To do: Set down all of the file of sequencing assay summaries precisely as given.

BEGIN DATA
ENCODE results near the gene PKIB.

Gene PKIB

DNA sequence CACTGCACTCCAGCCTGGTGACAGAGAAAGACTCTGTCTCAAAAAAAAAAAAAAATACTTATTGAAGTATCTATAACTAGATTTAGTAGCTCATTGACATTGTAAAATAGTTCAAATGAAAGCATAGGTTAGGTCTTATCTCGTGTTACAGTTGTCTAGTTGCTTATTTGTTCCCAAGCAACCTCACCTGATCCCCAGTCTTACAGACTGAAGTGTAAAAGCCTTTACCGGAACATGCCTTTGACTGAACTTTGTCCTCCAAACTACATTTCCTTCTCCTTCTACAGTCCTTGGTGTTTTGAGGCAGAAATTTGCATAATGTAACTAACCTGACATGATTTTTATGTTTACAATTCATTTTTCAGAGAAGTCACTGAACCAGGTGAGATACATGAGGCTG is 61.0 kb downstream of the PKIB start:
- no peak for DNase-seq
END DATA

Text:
ENCODE results near the gene PKIB.

Gene PKIB

DNA sequence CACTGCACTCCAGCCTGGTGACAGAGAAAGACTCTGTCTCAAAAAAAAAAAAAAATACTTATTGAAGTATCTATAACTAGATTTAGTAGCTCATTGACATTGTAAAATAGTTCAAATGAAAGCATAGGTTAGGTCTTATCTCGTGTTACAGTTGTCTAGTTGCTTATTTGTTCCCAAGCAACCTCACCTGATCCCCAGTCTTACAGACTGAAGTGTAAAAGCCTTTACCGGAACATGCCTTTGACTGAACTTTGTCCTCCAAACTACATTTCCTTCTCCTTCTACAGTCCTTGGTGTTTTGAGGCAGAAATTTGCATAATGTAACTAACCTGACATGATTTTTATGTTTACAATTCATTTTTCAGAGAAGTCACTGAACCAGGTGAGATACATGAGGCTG is 61.0 kb downstream of the PKIB start:
- no peak for DNase-seq